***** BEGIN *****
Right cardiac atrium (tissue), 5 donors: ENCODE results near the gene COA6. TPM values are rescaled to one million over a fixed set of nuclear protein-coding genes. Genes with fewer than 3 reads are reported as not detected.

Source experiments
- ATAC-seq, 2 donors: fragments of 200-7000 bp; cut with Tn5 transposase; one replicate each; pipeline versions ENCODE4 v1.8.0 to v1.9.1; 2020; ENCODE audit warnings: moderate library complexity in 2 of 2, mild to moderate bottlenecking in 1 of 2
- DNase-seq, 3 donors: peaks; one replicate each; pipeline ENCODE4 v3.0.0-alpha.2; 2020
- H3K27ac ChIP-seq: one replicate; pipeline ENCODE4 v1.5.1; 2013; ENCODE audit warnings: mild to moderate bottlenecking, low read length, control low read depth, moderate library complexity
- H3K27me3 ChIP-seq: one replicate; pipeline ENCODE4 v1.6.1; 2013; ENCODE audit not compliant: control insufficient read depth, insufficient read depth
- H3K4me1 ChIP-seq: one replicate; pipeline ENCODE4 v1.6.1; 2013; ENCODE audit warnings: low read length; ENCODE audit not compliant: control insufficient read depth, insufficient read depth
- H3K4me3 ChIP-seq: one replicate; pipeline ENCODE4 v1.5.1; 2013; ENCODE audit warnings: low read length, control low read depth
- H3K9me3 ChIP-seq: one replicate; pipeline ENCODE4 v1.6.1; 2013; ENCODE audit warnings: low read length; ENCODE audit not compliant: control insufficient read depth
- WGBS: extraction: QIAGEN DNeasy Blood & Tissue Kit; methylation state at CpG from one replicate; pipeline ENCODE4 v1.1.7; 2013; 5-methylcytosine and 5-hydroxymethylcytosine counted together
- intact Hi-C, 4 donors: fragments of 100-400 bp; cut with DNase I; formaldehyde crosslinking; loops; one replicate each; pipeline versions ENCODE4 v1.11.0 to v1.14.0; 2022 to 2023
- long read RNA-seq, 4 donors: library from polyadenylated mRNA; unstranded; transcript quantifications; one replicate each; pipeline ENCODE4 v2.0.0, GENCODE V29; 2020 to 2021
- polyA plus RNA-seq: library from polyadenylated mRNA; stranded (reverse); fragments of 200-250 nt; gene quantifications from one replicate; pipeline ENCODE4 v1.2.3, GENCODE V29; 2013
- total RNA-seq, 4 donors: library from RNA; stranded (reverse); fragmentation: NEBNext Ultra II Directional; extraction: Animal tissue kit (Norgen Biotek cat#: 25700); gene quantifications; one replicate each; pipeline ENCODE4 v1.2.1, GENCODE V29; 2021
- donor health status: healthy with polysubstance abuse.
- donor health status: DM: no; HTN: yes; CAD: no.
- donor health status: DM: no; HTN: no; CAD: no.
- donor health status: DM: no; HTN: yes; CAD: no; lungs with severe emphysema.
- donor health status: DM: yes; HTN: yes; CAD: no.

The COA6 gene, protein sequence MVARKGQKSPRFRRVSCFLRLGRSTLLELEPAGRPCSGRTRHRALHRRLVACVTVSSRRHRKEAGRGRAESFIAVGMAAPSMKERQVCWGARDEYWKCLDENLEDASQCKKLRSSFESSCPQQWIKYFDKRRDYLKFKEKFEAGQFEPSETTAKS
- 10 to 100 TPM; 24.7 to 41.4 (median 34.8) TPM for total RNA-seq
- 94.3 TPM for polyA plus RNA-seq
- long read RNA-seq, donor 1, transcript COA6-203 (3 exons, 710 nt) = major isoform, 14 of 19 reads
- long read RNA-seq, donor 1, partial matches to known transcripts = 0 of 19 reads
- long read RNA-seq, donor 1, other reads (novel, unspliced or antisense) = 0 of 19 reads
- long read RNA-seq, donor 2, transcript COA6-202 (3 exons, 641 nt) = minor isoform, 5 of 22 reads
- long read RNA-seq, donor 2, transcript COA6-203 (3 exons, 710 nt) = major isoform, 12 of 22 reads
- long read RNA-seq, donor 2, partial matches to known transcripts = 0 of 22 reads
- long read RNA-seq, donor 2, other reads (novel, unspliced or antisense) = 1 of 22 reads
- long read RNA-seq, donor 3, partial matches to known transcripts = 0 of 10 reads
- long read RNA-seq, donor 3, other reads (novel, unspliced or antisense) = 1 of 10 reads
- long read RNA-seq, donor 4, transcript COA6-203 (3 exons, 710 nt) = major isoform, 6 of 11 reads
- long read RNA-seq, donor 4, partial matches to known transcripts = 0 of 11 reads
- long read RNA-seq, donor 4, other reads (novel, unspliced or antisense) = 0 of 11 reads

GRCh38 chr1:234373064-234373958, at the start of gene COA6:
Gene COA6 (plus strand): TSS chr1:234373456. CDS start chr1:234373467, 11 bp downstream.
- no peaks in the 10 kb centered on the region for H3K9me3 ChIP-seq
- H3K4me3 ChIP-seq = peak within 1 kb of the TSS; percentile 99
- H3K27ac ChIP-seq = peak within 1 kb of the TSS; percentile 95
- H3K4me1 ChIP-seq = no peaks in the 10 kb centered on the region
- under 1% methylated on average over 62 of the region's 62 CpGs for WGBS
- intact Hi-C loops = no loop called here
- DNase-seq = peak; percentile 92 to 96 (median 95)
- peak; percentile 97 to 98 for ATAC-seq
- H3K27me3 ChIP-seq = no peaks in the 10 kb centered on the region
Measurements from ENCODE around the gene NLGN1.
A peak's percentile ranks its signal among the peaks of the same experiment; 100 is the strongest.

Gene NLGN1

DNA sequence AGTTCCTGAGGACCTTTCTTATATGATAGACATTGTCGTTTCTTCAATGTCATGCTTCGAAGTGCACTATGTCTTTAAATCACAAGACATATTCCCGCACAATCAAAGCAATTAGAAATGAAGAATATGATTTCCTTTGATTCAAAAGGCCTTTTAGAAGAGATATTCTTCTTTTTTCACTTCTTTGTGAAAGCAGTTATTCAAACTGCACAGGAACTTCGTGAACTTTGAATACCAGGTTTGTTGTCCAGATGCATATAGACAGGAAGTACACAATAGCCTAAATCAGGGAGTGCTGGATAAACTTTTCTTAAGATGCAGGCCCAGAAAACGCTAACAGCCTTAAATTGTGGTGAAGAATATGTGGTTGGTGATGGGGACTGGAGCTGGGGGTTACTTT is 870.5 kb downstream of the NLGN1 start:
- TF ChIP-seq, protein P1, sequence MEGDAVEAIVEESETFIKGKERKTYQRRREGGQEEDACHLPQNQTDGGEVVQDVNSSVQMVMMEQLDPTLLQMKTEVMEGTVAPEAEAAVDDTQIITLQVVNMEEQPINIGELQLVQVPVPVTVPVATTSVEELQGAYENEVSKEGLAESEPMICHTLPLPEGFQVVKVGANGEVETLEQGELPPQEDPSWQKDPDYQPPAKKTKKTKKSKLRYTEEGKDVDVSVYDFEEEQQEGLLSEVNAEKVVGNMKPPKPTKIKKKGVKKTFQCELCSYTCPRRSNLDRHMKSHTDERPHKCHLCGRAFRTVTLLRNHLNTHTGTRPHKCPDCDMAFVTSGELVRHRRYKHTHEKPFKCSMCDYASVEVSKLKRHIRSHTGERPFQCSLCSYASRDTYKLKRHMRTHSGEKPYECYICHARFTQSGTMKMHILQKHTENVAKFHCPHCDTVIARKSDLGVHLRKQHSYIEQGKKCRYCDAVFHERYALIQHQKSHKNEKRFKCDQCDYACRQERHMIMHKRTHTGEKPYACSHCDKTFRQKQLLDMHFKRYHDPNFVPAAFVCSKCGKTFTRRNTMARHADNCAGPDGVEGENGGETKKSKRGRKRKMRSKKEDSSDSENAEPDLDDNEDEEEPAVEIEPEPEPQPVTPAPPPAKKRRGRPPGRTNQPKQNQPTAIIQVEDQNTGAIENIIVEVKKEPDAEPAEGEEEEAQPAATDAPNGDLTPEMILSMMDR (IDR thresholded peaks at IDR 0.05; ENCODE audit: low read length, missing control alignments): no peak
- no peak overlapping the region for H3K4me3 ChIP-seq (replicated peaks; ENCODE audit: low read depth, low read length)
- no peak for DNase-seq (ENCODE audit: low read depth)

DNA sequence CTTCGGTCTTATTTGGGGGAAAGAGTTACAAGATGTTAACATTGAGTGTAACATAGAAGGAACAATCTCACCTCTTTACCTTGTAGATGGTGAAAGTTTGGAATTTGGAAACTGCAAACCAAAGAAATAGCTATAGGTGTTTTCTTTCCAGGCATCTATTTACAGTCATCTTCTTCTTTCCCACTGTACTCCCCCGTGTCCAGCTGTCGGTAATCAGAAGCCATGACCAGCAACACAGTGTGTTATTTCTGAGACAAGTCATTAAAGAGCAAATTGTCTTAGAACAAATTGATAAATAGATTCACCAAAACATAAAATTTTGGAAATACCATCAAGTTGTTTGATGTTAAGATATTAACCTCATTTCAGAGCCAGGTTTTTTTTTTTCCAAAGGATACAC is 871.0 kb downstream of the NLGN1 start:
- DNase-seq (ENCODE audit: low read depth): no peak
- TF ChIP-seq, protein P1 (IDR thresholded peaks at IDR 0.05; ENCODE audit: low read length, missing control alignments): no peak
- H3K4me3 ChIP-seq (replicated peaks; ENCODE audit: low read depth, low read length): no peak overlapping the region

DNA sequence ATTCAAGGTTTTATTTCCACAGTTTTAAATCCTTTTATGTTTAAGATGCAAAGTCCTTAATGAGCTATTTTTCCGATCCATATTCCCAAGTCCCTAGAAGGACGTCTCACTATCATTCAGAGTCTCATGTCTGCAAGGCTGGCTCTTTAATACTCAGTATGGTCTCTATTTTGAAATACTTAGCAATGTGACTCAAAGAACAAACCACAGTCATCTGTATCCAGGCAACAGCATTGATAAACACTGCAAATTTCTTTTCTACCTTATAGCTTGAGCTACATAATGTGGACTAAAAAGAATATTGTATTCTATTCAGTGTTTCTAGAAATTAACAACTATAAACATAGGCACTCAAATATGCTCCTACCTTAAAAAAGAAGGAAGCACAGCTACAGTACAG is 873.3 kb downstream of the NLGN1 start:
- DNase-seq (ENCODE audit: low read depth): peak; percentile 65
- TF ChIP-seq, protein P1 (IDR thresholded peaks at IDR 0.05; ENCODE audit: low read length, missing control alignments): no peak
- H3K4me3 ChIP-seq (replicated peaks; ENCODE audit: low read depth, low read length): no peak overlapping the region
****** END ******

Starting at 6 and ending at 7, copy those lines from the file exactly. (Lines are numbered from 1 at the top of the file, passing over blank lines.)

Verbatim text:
- H3K27me3 ChIP-seq: one replicate; pipeline ENCODE4 v1.6.1; 2013; ENCODE audit not compliant: control insufficient read depth, insufficient read depth
- H3K4me1 ChIP-seq: one replicate; pipeline ENCODE4 v1.6.1; 2013; ENCODE audit warnings: low read length; ENCODE audit not compliant: control insufficient read depth, insufficient read depth